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RE: upside down ankylosaurs (jk)

I'm surprised that no one commented on Ken's remark "At my first SVP
meeting in 1976, Dr. Ann Elk presented a landmark hypothesis about
sauropod morphology."  Everyone should know about this theory, part of
which goes: "My theory, which is mine, ..." and includes such insightful
thoughts something like this: "All brontosaurus are thin in the front,
getting larger and larger in the middle, then getting smaller and
thinner again in the back..."  (Sorry for the slight misquote, it's been
a long time, and I'm very tired).

Also, is it possible for ankylosaurs to be like lemmings - where they
hurl themselves off of cliffs in mass suicide?  Because of the height,
and their balance, etc., they would roll over onto their backs, and the
majority would be found that way.  :-) 

Allan Edels 

-----Original Message-----
From: owner-dinosaur@usc.edu [mailto:owner-dinosaur@usc.edu] On Behalf
Of Jaime A. Headden
Sent: Friday, November 01, 2002 4:36 PM
To: dinosaur@usc.edu
Cc: Dinogeorge@aol.com
Subject: Re: upside down ankylosaurs (jk)

George Olshevsky (Dinogeorge@aol.com) wrote:

<This is not so far-fetched as it may seem (not counting the repartee,
course). Scavenging tyrannosaurids could well have flipped over
 carcasses to get at the meat. Would have been much less edible going
through  the well-armored dorsal region.>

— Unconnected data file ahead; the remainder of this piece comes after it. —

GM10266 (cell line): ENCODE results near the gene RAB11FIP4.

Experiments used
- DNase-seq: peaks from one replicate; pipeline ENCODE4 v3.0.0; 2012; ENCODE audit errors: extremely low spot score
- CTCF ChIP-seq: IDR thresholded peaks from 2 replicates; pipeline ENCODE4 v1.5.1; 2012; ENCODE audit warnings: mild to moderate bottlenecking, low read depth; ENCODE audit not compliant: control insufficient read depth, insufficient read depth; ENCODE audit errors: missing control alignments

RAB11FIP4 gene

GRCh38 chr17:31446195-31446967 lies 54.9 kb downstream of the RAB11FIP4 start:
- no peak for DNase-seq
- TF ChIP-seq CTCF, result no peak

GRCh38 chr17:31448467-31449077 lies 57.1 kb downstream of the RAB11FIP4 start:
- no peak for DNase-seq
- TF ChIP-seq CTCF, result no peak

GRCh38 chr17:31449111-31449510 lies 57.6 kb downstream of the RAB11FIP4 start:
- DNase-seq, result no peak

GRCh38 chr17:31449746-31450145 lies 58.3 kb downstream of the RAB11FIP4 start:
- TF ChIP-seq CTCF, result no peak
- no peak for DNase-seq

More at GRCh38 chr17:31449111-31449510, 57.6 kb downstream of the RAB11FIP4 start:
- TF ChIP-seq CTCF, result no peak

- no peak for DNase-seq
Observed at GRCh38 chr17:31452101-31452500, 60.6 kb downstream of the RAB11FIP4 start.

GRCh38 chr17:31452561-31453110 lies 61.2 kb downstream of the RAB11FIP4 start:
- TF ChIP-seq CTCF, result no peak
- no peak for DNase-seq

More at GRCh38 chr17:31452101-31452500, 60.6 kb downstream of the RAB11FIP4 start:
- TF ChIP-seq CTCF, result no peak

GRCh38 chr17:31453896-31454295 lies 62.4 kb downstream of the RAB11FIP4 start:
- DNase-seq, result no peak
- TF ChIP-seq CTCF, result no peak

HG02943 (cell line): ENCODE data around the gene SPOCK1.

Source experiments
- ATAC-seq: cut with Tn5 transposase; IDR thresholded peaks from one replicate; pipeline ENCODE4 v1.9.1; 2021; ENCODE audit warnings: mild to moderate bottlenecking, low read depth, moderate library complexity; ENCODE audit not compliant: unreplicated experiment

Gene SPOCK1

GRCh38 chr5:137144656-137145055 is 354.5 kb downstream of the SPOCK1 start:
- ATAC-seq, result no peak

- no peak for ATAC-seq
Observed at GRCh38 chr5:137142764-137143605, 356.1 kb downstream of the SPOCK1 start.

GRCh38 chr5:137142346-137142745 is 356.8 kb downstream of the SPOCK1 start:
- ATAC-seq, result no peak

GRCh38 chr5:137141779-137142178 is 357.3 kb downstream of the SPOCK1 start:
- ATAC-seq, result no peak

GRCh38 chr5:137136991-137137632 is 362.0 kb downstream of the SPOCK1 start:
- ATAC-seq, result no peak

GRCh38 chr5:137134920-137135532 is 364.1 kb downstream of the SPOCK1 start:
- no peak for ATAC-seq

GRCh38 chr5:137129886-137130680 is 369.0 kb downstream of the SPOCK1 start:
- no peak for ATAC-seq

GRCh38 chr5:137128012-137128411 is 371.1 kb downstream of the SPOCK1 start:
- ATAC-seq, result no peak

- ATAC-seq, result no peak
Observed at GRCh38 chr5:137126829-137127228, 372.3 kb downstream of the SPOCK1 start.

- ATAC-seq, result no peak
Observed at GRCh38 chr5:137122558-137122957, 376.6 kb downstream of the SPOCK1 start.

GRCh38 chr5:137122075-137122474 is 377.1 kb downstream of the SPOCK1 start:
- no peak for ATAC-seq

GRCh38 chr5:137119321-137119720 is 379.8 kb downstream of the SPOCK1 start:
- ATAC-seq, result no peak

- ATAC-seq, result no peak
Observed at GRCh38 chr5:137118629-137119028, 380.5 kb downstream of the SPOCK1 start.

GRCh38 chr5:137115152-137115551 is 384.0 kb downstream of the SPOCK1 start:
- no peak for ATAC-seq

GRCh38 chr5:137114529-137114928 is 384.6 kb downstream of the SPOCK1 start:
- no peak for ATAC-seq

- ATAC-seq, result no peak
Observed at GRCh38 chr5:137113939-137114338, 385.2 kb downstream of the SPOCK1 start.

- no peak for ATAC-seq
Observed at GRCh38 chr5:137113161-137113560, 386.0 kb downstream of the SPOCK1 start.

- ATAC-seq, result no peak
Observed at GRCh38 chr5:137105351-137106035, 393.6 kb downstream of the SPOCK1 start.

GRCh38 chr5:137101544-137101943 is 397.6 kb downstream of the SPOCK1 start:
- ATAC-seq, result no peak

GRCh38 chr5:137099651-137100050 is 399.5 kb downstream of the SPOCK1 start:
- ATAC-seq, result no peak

I think the idea has merit and may explain things like evolutionarily
increasing trunk width in ankylosaurs to the absence of distinct
in them from anything; however, such as in *Sauropelta* and many of the
body fossils of *Euoplocephalus* found inverted, are they not found in
marine sediments showing not only transportation and deposition
but also that marine effects on carcasses, such as bloating and
Sinking after bloating would retain the relative position unless the
current and depth during the dive was enough to flip the thing over. And
then even still, if upright, wouldn't sinking involve a flipping,
that inverted carcasses were in a deep lacustrine/fluviatile/marine


Jaime A. Headden

  Little steps are often the hardest to take.  We are too used to making
leaps in the face of adversity, that a simple skip is so hard to do.  We
should all learn to walk soft, walk small, see the world around us
rather than zoom by it.

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